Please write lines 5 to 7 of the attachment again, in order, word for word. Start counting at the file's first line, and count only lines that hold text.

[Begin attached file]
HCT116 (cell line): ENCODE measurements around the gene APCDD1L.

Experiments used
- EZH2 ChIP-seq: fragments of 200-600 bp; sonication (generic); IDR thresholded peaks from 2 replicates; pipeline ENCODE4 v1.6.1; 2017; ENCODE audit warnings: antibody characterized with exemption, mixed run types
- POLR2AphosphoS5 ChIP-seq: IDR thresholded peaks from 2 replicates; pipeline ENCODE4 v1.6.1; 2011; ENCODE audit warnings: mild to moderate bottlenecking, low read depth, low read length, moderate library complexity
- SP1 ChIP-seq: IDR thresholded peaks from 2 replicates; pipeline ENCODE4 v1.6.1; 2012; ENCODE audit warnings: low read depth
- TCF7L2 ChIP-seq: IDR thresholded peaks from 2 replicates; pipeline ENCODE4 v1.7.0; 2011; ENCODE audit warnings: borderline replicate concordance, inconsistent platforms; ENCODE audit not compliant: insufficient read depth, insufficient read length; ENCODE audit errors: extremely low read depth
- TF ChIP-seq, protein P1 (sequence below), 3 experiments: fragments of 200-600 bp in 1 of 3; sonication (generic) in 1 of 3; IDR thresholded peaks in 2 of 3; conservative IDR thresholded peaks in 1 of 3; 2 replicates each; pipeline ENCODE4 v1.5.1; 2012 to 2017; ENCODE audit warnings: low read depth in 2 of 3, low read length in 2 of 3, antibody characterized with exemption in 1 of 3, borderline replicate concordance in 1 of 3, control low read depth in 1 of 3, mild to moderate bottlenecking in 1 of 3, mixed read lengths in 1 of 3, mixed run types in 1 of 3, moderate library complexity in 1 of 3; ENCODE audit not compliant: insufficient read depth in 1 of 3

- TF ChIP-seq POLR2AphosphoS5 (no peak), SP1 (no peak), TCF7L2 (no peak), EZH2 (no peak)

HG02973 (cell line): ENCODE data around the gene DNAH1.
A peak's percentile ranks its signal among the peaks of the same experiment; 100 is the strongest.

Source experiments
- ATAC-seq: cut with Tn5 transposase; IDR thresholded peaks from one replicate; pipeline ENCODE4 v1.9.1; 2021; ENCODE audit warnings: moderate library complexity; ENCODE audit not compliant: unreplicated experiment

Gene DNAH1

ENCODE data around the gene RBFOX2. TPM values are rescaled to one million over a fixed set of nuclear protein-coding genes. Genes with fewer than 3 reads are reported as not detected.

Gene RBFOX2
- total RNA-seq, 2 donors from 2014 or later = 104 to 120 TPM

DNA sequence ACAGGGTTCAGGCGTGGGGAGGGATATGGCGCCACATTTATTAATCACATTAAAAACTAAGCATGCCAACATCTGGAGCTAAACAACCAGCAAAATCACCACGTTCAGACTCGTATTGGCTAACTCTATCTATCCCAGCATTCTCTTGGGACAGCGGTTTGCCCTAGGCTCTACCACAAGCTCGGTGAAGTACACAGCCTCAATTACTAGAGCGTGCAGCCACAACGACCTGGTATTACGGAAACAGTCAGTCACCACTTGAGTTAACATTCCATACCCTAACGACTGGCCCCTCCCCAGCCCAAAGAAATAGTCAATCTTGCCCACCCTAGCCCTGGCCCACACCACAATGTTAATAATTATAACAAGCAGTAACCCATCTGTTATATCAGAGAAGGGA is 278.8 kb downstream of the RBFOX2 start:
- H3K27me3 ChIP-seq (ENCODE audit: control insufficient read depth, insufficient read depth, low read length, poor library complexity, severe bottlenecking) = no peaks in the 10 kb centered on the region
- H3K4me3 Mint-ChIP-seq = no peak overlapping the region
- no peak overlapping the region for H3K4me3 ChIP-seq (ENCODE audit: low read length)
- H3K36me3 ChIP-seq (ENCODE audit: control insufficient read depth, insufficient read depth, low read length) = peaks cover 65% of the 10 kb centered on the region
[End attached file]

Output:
- SP1 ChIP-seq: IDR thresholded peaks from 2 replicates; pipeline ENCODE4 v1.6.1; 2012; ENCODE audit warnings: low read depth
- TCF7L2 ChIP-seq: IDR thresholded peaks from 2 replicates; pipeline ENCODE4 v1.7.0; 2011; ENCODE audit warnings: borderline replicate concordance, inconsistent platforms; ENCODE audit not compliant: insufficient read depth, insufficient read length; ENCODE audit errors: extremely low read depth
- TF ChIP-seq, protein P1 (sequence below), 3 experiments: fragments of 200-600 bp in 1 of 3; sonication (generic) in 1 of 3; IDR thresholded peaks in 2 of 3; conservative IDR thresholded peaks in 1 of 3; 2 replicates each; pipeline ENCODE4 v1.5.1; 2012 to 2017; ENCODE audit warnings: low read depth in 2 of 3, low read length in 2 of 3, antibody characterized with exemption in 1 of 3, borderline replicate concordance in 1 of 3, control low read depth in 1 of 3, mild to moderate bottlenecking in 1 of 3, mixed read lengths in 1 of 3, mixed run types in 1 of 3, moderate library complexity in 1 of 3; ENCODE audit not compliant: insufficient read depth in 1 of 3